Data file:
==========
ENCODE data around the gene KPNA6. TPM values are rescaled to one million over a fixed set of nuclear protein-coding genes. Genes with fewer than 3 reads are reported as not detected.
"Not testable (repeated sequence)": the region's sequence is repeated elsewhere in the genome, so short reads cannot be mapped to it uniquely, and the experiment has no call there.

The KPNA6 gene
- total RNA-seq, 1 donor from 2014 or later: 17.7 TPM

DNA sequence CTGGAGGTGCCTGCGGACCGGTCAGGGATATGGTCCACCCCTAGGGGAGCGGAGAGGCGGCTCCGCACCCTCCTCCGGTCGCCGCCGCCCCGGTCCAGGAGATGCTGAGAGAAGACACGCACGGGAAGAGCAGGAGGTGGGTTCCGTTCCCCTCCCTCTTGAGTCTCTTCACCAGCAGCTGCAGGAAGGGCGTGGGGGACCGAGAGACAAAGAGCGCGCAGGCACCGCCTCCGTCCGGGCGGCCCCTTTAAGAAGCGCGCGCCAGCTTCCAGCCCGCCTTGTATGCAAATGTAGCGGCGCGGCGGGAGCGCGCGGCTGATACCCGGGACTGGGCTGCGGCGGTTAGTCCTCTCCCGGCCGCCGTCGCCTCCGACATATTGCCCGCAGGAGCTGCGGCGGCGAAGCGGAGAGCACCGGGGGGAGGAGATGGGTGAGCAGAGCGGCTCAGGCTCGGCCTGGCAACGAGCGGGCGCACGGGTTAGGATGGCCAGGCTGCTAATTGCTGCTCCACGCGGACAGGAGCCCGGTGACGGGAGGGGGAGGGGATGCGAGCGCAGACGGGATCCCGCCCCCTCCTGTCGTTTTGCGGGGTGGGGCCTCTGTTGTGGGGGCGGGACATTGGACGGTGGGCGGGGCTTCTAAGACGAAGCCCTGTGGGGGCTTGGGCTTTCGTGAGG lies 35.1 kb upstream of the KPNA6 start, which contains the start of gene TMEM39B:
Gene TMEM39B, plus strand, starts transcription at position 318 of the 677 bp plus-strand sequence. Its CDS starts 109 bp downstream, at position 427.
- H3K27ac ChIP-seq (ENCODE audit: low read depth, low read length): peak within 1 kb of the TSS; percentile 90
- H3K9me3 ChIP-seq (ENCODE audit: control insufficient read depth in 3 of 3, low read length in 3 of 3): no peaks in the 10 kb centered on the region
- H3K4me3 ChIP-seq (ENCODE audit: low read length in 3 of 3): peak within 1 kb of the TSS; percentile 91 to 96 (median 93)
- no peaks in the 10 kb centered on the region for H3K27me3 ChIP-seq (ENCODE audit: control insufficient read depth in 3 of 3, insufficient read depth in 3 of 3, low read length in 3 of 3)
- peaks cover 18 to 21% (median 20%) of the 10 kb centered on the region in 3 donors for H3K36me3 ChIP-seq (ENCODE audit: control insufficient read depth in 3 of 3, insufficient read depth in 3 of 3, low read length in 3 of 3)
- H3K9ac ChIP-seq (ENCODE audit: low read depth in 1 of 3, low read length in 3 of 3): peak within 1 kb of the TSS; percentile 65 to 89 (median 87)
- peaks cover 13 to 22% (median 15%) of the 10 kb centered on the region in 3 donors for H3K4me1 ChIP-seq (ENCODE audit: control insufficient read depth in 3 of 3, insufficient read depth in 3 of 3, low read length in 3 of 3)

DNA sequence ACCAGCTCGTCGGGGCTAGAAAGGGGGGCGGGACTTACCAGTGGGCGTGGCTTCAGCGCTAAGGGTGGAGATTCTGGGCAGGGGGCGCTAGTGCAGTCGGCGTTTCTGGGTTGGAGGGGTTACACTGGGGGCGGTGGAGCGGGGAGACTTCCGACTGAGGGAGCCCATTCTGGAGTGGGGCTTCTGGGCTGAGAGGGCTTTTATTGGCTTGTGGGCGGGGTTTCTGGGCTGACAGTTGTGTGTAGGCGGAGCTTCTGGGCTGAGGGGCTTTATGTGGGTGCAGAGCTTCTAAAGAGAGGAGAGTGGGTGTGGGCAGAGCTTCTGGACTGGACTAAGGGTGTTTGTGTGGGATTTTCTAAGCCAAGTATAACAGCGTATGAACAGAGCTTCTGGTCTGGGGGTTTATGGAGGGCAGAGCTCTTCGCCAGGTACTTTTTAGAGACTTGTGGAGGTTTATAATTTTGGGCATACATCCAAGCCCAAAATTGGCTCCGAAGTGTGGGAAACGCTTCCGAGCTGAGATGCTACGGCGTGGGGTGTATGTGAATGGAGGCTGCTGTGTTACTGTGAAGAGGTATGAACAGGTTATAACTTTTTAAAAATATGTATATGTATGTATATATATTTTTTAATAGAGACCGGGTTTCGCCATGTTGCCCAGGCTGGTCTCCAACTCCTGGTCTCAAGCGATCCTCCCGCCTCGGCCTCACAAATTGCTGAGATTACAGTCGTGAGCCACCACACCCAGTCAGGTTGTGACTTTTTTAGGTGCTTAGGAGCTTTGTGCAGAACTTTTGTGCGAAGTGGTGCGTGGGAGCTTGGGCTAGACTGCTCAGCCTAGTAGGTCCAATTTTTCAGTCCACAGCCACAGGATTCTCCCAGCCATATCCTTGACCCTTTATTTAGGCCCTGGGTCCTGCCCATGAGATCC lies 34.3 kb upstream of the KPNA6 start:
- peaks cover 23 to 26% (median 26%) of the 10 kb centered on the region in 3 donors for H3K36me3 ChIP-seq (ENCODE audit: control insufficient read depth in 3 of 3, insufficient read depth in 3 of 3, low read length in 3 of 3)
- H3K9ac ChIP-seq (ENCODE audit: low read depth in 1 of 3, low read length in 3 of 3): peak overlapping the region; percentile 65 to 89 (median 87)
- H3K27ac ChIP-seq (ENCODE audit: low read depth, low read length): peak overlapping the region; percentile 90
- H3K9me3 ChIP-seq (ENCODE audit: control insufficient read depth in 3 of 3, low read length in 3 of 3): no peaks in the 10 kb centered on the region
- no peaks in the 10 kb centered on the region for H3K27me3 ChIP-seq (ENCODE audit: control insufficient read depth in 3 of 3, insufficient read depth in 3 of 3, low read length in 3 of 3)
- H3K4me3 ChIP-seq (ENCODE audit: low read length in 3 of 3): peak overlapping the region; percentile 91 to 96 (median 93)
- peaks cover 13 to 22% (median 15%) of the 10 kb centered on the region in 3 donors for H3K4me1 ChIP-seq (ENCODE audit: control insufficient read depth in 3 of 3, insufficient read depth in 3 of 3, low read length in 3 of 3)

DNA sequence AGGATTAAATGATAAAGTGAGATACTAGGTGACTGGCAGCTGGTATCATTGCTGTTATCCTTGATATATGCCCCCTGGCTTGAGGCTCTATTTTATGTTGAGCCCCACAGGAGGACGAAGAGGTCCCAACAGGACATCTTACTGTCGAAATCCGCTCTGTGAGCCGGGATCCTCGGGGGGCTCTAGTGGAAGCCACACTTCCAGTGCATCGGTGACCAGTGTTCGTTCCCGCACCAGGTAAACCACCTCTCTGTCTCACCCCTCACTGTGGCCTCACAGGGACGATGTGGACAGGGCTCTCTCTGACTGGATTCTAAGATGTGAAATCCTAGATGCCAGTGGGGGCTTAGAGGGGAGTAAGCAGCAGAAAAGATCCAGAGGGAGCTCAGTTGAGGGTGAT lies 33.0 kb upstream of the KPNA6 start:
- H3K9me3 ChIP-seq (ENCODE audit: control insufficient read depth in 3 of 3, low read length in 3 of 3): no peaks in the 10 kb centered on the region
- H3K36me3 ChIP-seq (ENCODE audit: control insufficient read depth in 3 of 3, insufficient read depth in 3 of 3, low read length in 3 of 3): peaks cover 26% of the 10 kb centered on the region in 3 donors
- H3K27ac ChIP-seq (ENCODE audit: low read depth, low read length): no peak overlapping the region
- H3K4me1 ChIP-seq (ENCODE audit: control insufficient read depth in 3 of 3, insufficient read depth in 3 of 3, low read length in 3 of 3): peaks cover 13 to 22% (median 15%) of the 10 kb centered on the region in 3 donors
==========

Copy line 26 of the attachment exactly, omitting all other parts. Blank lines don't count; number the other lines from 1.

- H3K4me1 ChIP-seq (ENCODE audit: control insufficient read depth in 3 of 3, insufficient read depth in 3 of 3, low read length in 3 of 3): peaks cover 13 to 22% (median 15%) of the 10 kb centered on the region in 3 donors